Parents' Guide to


By Cynthia Fuchs, Common Sense Media Reviewer

age 17+

Stylish romantic comedy best for older teens.

Movie R 2005 104 minutes
Shopgirl Poster Image

A Lot or a Little?

What you will—and won't—find in this movie.

Community Reviews

age 17+

Based on 3 parent reviews

age 18+

My personal review of Shopgirl-

I thought it would be a good movie, but looks can be very deceiving. It just was too dramatic with all of the ways they portrayed the girl. Claire Danes did a fabulous job with what she had to work with in this piece. She is really a very good actress, but Steve Martins' part was misleading in todays world. Sure, that's what every woman would want, or is it? Since Steve martin wrote the screenplay, it's only fitting that he should get the blame for this horribly played out movie. Not only is it chauvinistic to the nth degree, but his haughtiness toward her supposedly mundane life is appalling. It teaches girls what our mothers taught us; to find a rich man and all will be well, and as all older women know, this is not normally the case. It really isn't a well thought out movie for today's teenager. It is condescending, on all fronts, to todays woman. It is repetitive in nature until the very end, when it tries to redeem all of these terrible affronts to this girls psyche. Not a good value movie at all, and frankly not a good movie for anyone, except possibly a woman in 1950.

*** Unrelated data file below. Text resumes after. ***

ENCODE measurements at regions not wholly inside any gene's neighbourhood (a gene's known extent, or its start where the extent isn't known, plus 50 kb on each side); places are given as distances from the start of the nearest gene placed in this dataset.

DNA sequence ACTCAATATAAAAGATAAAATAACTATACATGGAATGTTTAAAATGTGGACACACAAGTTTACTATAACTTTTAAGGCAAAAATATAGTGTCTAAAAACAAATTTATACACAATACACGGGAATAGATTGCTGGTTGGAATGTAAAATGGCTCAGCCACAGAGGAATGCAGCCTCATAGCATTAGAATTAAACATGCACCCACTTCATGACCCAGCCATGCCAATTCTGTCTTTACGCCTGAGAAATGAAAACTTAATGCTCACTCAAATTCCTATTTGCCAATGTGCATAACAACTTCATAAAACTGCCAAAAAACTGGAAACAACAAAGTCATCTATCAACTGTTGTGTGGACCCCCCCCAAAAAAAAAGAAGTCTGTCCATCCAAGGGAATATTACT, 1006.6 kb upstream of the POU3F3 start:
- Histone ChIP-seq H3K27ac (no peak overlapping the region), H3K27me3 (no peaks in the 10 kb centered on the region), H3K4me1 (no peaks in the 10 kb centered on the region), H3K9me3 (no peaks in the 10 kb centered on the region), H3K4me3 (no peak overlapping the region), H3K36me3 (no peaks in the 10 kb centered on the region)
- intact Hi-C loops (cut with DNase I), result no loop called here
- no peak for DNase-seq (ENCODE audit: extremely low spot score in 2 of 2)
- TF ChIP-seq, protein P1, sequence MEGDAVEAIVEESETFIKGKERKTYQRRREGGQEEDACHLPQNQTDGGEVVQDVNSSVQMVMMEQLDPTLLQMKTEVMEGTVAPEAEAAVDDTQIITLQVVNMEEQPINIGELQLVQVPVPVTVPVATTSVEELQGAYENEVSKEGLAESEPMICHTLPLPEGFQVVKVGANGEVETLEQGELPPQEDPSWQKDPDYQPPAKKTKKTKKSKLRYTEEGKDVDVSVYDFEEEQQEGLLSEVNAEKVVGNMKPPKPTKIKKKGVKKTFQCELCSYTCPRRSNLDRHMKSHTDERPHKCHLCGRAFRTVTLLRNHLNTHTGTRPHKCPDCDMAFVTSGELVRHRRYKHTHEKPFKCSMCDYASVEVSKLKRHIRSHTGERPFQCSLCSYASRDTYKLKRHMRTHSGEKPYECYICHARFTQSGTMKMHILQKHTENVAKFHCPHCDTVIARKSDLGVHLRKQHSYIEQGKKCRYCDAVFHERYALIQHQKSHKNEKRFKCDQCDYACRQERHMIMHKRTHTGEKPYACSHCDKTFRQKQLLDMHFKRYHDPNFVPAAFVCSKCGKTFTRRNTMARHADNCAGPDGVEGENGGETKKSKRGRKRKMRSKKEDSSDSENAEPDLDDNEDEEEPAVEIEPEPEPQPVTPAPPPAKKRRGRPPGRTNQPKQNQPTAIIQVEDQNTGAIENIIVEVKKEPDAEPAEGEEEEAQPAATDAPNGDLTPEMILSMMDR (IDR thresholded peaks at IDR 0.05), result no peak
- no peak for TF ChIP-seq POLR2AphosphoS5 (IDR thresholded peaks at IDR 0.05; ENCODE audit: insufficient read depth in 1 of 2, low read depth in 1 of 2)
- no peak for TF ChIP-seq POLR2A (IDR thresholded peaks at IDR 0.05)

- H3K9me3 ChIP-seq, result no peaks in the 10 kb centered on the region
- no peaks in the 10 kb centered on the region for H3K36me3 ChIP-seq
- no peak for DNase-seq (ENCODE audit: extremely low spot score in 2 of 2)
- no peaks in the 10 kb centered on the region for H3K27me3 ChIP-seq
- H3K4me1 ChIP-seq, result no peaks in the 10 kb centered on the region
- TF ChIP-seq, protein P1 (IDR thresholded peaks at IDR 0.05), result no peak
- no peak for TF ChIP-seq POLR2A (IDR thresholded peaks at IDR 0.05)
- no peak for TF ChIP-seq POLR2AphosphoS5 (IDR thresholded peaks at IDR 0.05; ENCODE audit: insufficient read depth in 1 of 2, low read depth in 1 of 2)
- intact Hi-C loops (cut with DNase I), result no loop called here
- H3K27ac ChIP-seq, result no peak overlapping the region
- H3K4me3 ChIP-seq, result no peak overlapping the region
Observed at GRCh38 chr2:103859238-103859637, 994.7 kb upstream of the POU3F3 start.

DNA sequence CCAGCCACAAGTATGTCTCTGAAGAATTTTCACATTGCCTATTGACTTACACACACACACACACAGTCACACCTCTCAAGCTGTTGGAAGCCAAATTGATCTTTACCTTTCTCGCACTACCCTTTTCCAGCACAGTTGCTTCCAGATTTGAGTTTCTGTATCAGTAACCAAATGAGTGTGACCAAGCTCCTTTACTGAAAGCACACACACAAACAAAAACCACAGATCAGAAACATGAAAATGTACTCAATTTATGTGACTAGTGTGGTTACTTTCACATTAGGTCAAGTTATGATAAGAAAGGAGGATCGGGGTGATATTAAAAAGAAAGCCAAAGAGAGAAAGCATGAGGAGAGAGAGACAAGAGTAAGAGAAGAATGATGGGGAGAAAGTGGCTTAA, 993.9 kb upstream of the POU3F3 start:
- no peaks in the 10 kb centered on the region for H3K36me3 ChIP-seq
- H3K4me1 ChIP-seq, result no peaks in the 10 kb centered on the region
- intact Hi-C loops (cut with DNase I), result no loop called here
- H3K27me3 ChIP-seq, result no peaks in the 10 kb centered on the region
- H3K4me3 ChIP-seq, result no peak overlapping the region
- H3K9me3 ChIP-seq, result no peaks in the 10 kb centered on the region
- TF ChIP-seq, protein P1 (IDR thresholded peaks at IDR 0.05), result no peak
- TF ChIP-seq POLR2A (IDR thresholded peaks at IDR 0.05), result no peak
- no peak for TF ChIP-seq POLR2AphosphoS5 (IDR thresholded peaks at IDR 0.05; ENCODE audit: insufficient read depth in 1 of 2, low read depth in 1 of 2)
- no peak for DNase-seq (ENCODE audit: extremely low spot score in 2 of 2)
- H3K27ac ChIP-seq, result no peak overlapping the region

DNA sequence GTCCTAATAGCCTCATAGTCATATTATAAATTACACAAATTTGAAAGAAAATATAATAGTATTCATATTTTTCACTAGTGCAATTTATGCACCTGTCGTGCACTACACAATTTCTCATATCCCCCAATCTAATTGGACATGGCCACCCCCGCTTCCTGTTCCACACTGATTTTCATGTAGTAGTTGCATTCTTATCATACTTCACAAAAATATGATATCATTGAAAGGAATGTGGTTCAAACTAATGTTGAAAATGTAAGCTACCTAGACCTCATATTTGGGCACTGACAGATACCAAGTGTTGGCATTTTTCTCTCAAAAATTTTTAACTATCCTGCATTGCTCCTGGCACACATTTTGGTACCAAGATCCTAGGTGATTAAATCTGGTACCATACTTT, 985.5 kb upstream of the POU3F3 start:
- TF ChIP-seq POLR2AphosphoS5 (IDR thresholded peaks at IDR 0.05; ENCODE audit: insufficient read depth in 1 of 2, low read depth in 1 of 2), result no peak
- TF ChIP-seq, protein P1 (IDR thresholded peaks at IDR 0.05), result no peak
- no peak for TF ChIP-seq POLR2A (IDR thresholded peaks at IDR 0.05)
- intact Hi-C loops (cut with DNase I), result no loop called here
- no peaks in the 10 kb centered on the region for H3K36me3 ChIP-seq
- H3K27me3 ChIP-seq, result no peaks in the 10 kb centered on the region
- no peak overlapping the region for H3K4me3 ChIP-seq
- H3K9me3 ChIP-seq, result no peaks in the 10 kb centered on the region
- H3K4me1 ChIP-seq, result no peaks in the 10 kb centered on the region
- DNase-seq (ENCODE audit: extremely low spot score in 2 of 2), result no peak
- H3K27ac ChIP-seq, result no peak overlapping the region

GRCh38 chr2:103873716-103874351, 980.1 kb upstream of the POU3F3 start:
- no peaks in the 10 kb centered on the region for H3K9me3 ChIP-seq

age 18+

not for kids

HEAPS of sex scenes in this film. One scene shows the woman completely naked on the bed from behind. I would not even let anyone under even the age of 16 watch this

This title has:

Too much sex

Is It Any Good?

Our review:
Parents say (3):
Kids say (3):

Meticulously crafted, Anand Tucker's SHOPGIRL is not so overtly emotionally adventurous as his previous movie Hilary and Jackie (1998). But it is similarly interested in the built-in deceptions of romance and the cruelties of self-protective decisions. Though Mirabelle briefly envies the seeming wisdom and cynicism of fellow shopgirl and more experienced dater Lisa (Bridgette Wilson-Sampras), she soon realizes that her own sensitivities -- even her artistic sensibilities -- are more valuable.

At least, this is the film's judgment. And this is the most troubling aspect of the film. For all its seeming delicacy, its view of Mirabelle as perfect, precious object is decidedly limited. Though Danes is a lovely, subtle performer, and Peter J. Suschitzky's camera showcases her unusual beauty, the film never grants Mirabelle her own life: she remains a child-woman in search of a male redeemer. Her men are manifestly imperfect and yet, as happens too often, their versions of her define her desires.

Movie Details

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